Less of a joker than popular former prime minister Junichiro Koizumi, who initially attracted popstar-like adulation, Hatoyama could yet win fans in the press with sheer enthusiasm.

Photo credit: REUTERS/Brian Snyder

Unknown territory for bureaucrats and media

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Japan’s new prime minister, Yukio Hatoyama, whose Democratic Party scored a historic victory in last month’s election, wants to radically change how the country is run and in particular reduce bureaucrats’ control over formulating policy. 

And his government has taken a symbolic approach – it has decided to ban top bureaucrats from holding news conferences to explain its policy stance. The Hatoyama government has also abolished twice-weekly meetings of top bureaucrats, which have discussed, coordinated and decided policy agendas before cabinet meetings so that cabinet ministers can rubber stamp them. Naoto Kan, the new deputy prime minister, has dubbed the so-called vice ministers’ meetings “the bid-rigging meetings” of bureaucrats.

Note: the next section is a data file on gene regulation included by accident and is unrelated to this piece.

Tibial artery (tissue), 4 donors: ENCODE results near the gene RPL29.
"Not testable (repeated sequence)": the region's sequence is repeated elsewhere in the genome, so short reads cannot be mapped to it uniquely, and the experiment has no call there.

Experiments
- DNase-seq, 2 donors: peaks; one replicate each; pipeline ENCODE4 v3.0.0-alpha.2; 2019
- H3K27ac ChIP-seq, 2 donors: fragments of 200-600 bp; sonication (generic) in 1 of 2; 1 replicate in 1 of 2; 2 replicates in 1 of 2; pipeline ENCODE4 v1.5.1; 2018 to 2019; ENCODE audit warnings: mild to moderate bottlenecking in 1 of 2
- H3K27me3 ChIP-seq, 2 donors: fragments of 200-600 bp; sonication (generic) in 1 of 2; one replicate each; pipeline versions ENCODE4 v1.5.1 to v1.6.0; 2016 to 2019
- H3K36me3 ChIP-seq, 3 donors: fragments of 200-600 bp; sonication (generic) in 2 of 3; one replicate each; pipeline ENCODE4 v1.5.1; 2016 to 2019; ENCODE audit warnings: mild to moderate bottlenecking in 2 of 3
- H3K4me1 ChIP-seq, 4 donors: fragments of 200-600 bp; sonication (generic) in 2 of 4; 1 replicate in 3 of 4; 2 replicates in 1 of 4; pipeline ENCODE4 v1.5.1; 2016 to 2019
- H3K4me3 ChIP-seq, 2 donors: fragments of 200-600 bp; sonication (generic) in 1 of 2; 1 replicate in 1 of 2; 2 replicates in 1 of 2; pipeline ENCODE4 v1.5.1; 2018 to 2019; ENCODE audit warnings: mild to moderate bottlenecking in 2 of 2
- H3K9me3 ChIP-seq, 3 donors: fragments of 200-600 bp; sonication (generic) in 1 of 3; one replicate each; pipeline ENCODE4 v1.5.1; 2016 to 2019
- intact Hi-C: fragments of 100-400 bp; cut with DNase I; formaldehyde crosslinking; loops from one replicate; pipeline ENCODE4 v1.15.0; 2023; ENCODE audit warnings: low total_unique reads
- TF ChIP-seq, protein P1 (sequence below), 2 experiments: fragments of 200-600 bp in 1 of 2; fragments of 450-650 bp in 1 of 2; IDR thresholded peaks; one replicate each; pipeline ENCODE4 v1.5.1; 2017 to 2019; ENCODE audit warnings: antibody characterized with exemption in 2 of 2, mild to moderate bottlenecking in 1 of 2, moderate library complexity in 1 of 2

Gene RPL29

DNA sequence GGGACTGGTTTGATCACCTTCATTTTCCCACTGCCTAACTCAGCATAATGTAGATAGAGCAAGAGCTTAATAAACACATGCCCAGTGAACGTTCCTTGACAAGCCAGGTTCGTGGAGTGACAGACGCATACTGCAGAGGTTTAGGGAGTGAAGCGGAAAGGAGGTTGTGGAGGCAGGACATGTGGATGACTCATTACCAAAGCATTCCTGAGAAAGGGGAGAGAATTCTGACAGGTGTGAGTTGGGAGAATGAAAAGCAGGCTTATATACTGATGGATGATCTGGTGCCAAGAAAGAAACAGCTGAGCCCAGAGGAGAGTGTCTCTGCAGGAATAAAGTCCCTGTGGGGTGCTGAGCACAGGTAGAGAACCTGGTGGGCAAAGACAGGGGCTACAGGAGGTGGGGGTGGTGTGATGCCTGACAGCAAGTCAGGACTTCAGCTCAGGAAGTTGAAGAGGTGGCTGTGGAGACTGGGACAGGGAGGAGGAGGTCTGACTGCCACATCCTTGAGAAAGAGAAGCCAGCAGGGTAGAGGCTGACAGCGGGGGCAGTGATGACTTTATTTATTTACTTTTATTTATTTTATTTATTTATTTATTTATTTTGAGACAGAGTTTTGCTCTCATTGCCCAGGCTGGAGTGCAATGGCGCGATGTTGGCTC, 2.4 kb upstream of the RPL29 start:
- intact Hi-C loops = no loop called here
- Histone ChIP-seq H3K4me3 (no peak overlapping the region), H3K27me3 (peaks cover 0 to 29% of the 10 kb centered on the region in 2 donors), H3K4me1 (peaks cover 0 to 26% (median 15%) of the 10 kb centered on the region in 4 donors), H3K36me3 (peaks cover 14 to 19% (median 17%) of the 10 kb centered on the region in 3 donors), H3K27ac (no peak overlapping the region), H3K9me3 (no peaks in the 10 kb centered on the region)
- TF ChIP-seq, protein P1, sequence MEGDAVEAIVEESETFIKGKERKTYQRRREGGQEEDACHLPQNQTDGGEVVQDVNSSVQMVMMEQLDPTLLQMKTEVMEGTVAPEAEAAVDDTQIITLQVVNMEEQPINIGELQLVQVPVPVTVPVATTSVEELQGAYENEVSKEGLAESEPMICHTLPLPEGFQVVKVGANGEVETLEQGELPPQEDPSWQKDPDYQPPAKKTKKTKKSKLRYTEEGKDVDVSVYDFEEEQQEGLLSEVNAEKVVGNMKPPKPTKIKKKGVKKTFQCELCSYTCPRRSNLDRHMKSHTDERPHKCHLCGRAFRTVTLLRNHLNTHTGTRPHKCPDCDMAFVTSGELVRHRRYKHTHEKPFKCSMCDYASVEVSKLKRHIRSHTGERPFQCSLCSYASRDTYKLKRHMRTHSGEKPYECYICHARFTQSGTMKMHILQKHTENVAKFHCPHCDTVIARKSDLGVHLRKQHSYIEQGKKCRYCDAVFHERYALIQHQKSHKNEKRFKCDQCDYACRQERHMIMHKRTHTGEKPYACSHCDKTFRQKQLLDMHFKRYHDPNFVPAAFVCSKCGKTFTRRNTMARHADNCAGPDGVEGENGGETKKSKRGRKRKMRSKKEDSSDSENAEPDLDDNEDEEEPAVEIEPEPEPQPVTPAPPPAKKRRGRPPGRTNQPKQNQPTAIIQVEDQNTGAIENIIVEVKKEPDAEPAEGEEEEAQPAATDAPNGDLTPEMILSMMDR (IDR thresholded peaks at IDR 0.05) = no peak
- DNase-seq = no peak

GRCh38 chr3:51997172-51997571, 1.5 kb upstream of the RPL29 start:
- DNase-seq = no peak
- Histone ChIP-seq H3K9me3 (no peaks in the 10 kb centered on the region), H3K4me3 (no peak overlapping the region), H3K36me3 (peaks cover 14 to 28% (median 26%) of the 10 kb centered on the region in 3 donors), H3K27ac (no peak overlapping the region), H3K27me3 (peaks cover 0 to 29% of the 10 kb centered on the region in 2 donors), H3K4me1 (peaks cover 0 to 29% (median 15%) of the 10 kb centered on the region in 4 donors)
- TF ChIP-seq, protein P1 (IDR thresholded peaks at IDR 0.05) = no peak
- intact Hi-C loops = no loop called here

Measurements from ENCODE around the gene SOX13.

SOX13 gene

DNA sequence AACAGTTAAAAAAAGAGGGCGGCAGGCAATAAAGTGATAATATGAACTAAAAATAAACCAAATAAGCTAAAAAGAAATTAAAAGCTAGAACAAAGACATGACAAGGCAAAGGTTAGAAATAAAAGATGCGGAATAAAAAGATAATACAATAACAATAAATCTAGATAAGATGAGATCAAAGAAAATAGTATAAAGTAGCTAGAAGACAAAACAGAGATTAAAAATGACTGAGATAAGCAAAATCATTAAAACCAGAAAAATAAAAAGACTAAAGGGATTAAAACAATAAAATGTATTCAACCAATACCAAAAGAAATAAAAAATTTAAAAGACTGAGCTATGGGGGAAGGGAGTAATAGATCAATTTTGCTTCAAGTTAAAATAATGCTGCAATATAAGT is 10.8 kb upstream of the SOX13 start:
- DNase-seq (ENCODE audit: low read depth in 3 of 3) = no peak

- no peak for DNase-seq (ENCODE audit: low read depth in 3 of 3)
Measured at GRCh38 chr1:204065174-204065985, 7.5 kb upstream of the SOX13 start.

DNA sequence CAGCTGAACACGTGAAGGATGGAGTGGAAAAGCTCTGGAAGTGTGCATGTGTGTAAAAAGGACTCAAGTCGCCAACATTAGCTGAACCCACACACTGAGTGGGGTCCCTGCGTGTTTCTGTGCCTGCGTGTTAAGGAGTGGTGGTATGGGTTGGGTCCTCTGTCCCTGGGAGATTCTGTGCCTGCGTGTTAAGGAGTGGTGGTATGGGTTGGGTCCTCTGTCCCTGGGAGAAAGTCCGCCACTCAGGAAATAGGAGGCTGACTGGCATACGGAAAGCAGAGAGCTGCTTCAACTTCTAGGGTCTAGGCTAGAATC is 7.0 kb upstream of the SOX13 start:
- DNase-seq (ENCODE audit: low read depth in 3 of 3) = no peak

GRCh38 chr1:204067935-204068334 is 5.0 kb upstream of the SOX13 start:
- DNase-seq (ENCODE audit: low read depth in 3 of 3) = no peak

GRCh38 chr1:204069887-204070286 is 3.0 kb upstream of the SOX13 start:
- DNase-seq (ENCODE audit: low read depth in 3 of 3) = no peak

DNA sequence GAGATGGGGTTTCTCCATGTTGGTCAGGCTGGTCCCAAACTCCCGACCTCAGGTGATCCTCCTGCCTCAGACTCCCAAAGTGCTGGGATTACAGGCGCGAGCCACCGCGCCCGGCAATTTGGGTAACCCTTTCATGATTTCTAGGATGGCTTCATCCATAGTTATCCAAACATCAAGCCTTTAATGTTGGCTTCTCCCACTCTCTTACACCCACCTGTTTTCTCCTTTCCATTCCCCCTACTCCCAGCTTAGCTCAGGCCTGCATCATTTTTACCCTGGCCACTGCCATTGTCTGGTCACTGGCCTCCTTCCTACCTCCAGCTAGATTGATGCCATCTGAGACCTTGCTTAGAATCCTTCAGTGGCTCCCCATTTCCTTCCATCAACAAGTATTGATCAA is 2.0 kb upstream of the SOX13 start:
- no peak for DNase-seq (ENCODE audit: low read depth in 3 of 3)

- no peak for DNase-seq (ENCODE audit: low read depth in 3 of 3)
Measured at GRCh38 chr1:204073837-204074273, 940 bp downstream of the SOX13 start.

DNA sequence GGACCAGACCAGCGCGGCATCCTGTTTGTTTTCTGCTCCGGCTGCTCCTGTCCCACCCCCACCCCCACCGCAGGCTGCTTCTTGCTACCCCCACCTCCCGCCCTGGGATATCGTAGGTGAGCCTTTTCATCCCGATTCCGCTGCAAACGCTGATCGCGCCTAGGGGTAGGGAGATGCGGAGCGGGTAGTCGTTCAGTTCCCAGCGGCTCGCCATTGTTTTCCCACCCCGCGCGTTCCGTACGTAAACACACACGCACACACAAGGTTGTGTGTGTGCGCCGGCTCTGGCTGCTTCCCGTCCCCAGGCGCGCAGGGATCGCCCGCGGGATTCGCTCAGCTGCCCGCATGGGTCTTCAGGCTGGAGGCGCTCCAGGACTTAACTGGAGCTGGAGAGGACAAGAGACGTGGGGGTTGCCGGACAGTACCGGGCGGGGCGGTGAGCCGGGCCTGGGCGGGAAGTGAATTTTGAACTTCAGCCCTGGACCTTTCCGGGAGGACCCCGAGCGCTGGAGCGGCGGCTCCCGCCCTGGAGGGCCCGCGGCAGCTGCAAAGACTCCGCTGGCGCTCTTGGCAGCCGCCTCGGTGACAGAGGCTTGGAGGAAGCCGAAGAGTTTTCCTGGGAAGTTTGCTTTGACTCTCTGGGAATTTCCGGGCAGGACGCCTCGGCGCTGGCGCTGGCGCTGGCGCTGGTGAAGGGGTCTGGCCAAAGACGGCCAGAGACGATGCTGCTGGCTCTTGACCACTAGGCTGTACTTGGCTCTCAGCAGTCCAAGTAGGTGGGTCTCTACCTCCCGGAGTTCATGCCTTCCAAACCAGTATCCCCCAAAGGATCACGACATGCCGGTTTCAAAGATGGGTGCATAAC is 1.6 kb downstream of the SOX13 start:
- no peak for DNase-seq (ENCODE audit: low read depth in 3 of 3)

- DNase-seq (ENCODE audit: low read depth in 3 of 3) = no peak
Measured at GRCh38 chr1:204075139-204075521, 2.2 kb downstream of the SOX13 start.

Political paparazzi

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It’s been a scramble for journalists to follow Yukio Hatoyama’s every move after his Democratic Party won the election by a landslide, making him the next prime minister

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From his opulent home to gatherings with political and government figures, reporters chase him all around Tokyo, with pit-stops at the Democrats’ headquarters in Nagatacho, the heart of the capital’s political district.

Historic win in Japan. Now what?

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Historic is usually a word that makes my skin crawl when I see it in the news. Journalists are prone to overuse it, so when I saw it in our election stories I had to stop myself deleting it — because this election truly is historic.JAPAN-ELECTION

The Liberal Democratic Party had never lost an election since its founding in 1955. Even when it lost power for a few months in 1993/94, it was because of LDP lawmakers defecting rather than an election loss.

Watching the giants fall

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Some elections count more than others, and never more than when a longstanding dominant party is sent packing. I’ve been lucky enough to witness turning points in four countries on two continents.

France, India, Italy, now Japan — all have rejected one-party dominance for the rough and tumble of alternating majorities. In each case, I was fortunate to behold history.